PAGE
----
Yaksa: The Decisive Mission (2022) - Film Review[Netflix].  Spy action cinema without intelligence

The corrupt prosecutor goes where the interests of Korea, China and Japan converge to prove that he deserves to be reinstated. He had no idea how dangerous a snake-filled nest of espionage he had just laid out of his own volition was.

Drunken by the success of the many Korean series on offer, Netflix recently took out one production after another. Movies, series, comedy, suspense, adventure – you can choose from one color. Of course, it’s statistically unlikely that anything that jumps on a streaming platform from the Korean Peninsula will be “Squid game” gold. Even assuming the super optimistic option they come up with is great, you’ll still get it wrong from time to time. Ladies and gentlemen, this is Yaksha!

Yaksha: The Decisive Mission (2022) – movie review [Netflix]. identity crisis

You could argue whether the main character is the aforementioned plaintiff, Ji-hoon (known from Park Hye-soo’s “squid game”), or Yaksha’s title, Kang In (Seol Kyung-joo). The character with whom we enter this world is Ji-Hoon, but the whole story is about Yaksha and his spy team. In the course of a covert operation, it turns out that an enemy state is preparing for an action that could change the entire balance of power in the region. Only by using non-standard, often cruel and illegal methods, and with the help of an all-green Ji-Hoon, maybe we can stop it.

The Korean story is a bit of an action movie and a bit of a spy movie. The creators themselves don’t know if they want to tell a powerful story about spies, betrayals, stalking and overcoming mutual intelligence, Mission Impossible, or the stylized James Bond. The result was a highly disjointed production – full of shoddy John Wick-style action scenes and ridiculous “everyone betrays” betrayals and twists. Some of these betrayals are not true and are actually another type of betrayal that aims to betray another person. Sound unnecessarily complicated? Because that’s what a movie directed by Hyeon Na is all about.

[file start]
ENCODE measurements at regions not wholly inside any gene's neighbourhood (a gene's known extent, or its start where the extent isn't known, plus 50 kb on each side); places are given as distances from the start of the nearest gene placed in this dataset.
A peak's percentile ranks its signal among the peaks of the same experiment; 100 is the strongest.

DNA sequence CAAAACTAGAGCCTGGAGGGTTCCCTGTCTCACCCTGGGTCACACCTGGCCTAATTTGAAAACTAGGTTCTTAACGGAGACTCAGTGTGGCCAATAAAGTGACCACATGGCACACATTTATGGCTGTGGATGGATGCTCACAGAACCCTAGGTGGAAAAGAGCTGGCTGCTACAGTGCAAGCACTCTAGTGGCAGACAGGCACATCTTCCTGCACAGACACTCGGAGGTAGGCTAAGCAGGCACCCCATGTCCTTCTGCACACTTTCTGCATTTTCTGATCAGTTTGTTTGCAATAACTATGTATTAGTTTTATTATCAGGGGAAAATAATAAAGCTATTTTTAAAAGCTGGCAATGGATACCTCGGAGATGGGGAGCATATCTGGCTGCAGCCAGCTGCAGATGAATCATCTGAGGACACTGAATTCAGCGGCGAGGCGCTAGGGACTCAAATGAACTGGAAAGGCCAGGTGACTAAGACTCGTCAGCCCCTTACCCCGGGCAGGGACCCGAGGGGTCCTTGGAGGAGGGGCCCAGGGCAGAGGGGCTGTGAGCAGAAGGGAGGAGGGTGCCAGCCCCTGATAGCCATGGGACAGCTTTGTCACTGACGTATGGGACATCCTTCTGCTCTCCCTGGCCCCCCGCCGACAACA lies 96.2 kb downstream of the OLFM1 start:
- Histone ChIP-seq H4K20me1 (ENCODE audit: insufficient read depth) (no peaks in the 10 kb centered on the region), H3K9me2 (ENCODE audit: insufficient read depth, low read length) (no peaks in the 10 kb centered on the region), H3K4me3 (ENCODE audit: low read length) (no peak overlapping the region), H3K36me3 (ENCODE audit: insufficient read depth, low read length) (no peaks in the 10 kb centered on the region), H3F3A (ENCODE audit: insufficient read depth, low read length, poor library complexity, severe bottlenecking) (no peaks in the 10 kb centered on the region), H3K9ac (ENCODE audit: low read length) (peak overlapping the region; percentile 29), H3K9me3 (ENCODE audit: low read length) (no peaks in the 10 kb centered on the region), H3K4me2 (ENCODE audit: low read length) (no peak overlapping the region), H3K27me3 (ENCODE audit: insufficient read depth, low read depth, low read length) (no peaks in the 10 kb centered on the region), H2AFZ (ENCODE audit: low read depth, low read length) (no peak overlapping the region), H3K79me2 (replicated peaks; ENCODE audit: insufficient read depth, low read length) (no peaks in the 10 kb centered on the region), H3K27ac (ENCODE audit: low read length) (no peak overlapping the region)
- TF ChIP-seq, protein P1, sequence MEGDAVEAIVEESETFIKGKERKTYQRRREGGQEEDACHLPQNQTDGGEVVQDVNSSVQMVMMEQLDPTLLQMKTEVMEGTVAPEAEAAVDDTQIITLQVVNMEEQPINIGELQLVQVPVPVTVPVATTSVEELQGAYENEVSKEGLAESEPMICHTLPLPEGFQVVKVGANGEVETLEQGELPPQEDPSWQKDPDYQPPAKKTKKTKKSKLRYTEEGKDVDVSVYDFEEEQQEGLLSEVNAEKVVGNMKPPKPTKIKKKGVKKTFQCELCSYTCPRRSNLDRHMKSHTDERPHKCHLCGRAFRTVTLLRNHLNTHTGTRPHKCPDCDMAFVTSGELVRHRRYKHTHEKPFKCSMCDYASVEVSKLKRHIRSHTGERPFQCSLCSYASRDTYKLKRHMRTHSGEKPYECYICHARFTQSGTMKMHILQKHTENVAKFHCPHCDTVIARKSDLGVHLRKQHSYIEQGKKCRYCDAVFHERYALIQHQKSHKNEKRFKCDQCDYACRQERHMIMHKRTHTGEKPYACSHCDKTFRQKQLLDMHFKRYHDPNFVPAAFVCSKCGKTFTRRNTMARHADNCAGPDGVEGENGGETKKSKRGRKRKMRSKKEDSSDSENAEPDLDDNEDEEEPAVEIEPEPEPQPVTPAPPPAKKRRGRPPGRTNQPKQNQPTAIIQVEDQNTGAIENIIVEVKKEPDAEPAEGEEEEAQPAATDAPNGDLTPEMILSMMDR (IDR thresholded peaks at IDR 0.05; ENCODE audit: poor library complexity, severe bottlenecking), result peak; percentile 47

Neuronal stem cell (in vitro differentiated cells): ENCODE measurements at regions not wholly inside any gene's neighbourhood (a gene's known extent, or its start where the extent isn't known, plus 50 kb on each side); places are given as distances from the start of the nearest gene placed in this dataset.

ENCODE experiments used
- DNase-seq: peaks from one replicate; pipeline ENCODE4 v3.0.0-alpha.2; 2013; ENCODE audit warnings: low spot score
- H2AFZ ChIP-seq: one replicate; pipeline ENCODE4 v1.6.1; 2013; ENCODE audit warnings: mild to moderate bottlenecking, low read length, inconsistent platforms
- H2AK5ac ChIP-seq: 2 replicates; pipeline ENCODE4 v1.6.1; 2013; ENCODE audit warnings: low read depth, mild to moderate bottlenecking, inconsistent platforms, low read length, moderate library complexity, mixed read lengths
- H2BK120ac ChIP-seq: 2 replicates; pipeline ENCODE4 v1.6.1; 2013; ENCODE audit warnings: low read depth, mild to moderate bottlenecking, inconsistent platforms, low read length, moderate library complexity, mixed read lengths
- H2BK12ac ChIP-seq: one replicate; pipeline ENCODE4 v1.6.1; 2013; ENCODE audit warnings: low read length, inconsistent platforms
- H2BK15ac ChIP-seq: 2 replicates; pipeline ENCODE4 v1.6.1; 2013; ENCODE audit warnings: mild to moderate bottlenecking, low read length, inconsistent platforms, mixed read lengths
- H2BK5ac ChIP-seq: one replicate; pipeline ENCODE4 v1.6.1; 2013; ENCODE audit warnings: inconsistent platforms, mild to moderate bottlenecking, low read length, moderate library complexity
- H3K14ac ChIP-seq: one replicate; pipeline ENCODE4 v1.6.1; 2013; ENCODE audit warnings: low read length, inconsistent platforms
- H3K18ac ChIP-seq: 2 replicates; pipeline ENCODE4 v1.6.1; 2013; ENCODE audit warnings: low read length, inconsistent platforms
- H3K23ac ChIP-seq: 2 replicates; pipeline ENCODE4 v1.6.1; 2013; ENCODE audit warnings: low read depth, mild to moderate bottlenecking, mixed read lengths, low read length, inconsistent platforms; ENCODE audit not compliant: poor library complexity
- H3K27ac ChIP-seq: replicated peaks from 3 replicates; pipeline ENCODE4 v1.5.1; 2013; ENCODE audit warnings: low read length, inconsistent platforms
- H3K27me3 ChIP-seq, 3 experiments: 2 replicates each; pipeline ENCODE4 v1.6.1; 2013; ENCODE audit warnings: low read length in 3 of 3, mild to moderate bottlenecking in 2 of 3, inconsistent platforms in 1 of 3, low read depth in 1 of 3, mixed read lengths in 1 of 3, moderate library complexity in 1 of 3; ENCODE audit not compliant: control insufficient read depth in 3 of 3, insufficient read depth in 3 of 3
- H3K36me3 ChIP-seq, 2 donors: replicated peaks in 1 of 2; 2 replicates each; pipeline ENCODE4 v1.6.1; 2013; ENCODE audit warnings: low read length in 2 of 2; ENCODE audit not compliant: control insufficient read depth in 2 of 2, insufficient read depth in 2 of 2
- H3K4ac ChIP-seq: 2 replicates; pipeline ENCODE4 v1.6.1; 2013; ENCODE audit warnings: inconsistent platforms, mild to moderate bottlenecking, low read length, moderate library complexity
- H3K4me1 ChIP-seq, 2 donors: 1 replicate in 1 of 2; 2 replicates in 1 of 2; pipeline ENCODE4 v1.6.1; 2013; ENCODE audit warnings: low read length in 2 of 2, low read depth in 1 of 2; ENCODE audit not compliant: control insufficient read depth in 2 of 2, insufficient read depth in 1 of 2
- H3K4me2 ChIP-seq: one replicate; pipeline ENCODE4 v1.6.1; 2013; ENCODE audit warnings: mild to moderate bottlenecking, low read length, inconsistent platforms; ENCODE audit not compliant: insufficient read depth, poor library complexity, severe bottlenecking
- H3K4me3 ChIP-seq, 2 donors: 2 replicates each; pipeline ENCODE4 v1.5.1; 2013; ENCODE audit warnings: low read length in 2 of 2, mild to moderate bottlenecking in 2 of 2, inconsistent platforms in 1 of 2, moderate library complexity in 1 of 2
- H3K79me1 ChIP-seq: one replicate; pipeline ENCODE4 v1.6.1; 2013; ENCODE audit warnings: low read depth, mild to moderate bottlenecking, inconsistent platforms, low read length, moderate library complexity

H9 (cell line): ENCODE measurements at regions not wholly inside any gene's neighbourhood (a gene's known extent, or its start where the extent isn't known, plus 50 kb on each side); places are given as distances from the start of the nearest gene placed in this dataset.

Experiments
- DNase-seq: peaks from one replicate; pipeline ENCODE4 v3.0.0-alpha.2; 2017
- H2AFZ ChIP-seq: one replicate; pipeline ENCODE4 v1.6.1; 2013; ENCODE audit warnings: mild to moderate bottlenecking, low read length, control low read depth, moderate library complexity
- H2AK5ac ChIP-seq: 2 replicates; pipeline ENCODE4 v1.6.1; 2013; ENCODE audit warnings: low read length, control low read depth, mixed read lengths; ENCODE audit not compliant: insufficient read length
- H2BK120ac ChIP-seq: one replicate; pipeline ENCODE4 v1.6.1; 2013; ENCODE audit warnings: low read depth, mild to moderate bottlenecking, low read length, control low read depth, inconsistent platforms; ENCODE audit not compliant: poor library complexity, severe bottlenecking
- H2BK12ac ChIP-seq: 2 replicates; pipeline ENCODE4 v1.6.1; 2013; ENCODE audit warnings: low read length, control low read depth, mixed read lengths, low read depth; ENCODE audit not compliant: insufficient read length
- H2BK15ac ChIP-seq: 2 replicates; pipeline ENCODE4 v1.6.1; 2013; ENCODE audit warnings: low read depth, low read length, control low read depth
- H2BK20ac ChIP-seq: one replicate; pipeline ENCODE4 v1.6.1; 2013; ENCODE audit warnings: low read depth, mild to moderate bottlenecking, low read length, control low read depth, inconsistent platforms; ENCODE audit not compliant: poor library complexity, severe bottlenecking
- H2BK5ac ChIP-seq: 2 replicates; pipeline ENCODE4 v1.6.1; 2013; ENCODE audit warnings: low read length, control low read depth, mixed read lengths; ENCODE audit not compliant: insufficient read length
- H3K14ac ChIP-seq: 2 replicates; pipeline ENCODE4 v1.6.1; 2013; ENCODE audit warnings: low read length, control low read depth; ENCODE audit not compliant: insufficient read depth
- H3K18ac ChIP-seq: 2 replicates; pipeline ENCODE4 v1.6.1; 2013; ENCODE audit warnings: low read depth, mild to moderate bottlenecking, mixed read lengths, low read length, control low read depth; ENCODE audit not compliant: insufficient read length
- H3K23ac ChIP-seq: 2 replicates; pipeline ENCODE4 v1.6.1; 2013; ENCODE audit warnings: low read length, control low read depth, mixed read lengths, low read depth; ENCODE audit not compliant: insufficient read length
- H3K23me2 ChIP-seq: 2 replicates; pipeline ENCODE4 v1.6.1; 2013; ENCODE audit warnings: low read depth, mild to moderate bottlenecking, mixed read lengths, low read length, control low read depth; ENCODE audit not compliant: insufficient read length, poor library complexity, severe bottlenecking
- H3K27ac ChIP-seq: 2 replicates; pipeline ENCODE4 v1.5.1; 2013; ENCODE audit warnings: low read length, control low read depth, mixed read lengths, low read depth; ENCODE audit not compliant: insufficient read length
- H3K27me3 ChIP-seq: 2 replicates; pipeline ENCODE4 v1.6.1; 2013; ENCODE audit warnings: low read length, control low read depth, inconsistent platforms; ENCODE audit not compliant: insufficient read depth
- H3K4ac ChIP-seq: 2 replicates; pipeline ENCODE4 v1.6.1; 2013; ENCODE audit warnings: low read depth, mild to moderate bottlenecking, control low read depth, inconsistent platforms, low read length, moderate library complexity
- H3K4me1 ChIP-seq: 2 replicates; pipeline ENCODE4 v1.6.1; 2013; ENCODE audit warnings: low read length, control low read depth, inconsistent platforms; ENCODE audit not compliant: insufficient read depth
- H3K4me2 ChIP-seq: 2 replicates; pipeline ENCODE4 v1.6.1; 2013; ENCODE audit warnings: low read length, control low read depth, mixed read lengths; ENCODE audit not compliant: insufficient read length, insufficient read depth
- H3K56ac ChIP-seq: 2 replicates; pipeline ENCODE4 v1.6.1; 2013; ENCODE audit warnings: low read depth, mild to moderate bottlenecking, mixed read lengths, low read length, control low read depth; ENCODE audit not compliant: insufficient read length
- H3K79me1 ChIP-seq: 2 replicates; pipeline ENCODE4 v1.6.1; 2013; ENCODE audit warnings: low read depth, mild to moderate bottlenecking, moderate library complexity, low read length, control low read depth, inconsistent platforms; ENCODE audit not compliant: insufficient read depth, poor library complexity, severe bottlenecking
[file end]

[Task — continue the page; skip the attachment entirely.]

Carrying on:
Yaksha: The Decisive Mission (2022) – movie review [Netflix]. Who was cutting it?!

Looks like Ji-Hoon has finally understood what he's got into

Yaksha is a demon or good spirit of the same name from Hinduism. Kang-In earned this nickname because of his cruelty. If the task is to be done, you can be sure that his black team can handle it. The movie begins with a scene in which Yaksha literally drives a car full of hostile spies. Neon lights striking eyes from all sides makes the world literally drown in colour. I don’t know if this is what a typical Chinese city night looks like, but saturation with intensely bright colors doesn’t look good on screen – like we’re watching a music video, not a movie. The car breaks down, Yaksha takes something from the passengers, throws a grenade inside and drives away, compulsively ignoring the fiery explosion right behind her back. He attacks one of the fugitives and runs over another spy along the way. When he finally gets it, we see how good the action in the movie can be.

The camera often captures the actors in wide shots, rotating on its axis behind the blows and bodies of the fighters. There is only one problem – the editor cannot keep shooting for more than half a second. This makes the battle incredibly fragmented and chaotic. In addition, it lacks strength – the viewer does not feel the force of the blows at all. And as if that weren’t enough, the movie is pretty brutal… I mean. The body is thick, but the camera will always move sideways or up before the hero pulls the trigger. I’m not a psychopath, and I don’t need every movie to show minute parts of the brain and skull bloodied on the wall behind the exit head wound, but when you spin like that – in theory – sharp cinema you should be able to show this and that.

About the script, its quirks, its holes, its tendency to exaggerate, its predictability, and in the end a poor solution, I can write the entire second script, but here I can not go into details, because there are spoilers. So what I wrote in generalities and the fact that the creators have the audacity to declare continuity is enough, again in a weak and powerfully stereotypical way. “Yaksha: The Decisive Mission” (“Fierce Mission” in English, but I don’t know the closest translation to the original) is not a very bad movie. Watchable, poorly executed, but overall, the creative work and abundance of twists will easily attract most viewers within 120 minutes of showtime. The problem is, nothing in this movie is 100 percent good. A two-hour festival of mediocrity. From poverty you can watch it.

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